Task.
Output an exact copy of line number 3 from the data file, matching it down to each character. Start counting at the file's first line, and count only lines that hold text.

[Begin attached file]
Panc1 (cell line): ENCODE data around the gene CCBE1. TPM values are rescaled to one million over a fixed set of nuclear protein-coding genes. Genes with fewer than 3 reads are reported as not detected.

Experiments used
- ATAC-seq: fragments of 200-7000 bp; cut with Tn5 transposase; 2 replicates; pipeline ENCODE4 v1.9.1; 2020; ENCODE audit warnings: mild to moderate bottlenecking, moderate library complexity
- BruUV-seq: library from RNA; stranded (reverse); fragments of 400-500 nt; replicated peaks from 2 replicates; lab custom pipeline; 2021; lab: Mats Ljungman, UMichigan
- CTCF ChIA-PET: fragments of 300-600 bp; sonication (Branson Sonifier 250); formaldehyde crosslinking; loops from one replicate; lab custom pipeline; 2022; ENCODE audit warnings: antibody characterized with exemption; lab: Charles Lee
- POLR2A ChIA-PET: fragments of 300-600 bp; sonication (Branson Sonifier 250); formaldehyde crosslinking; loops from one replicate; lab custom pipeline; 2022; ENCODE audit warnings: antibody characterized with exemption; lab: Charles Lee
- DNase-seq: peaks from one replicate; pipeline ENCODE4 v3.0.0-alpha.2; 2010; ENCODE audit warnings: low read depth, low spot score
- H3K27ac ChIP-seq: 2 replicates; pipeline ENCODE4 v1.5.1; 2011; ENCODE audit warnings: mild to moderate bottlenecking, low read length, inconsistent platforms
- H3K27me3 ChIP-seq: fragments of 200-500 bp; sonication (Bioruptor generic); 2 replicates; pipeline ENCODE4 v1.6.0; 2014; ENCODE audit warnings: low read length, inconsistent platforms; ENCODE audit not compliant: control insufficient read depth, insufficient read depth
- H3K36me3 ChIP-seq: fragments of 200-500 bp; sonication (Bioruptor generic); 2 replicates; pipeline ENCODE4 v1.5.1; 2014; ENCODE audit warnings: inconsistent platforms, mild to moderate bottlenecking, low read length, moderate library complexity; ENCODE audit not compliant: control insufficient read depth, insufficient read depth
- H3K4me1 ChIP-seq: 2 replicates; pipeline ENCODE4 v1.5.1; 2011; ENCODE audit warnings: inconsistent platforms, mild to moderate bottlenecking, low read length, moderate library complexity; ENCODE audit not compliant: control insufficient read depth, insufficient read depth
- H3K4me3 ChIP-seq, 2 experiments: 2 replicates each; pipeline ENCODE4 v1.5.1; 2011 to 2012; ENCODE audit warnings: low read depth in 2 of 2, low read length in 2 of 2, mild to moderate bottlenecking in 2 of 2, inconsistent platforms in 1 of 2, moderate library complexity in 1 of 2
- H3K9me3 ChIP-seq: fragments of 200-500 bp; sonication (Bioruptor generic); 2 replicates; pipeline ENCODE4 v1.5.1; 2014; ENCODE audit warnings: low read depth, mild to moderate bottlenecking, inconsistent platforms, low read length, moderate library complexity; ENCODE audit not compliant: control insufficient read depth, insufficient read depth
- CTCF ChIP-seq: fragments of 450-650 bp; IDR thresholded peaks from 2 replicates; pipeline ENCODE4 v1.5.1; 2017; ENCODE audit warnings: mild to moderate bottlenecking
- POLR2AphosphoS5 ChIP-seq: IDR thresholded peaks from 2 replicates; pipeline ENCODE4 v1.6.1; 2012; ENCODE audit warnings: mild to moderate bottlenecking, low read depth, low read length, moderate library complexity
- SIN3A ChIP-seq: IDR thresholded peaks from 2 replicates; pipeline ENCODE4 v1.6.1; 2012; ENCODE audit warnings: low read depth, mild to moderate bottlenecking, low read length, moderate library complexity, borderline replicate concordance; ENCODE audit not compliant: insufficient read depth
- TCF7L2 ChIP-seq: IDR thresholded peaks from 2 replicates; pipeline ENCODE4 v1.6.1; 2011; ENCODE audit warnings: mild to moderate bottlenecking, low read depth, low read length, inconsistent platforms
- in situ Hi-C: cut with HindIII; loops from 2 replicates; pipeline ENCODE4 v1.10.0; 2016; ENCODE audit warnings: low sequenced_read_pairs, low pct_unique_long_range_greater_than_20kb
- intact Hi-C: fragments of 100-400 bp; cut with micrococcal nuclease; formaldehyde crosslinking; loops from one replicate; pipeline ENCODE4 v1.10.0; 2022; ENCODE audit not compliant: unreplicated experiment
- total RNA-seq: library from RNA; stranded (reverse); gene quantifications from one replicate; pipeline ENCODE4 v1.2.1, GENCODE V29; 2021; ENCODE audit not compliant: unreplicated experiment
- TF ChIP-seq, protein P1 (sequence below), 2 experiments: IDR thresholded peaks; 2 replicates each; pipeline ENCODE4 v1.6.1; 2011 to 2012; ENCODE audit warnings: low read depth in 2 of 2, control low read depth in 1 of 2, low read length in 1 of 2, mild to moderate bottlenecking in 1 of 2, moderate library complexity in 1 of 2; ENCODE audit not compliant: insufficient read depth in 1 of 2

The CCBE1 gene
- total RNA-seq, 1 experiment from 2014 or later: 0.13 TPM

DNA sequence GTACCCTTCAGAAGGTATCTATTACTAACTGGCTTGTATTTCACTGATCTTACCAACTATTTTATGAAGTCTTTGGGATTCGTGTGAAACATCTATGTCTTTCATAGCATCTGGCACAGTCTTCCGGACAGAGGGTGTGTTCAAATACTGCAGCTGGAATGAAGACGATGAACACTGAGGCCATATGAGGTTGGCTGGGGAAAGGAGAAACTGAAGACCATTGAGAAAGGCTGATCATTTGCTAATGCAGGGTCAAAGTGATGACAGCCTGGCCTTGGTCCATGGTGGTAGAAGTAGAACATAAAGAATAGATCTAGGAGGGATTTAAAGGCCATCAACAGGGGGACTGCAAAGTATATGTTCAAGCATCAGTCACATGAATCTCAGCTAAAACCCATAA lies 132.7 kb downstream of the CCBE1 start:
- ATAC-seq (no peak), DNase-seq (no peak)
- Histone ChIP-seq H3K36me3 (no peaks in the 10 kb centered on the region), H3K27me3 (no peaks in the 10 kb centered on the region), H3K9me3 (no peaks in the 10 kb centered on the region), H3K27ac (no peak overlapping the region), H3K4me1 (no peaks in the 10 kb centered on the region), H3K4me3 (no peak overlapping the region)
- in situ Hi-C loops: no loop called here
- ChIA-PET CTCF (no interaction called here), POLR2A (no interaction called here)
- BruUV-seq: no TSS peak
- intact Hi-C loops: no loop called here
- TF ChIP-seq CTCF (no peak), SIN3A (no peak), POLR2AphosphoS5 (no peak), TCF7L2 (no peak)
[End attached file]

- ATAC-seq: fragments of 200-7000 bp; cut with Tn5 transposase; 2 replicates; pipeline ENCODE4 v1.9.1; 2020; ENCODE audit warnings: mild to moderate bottlenecking, moderate library complexity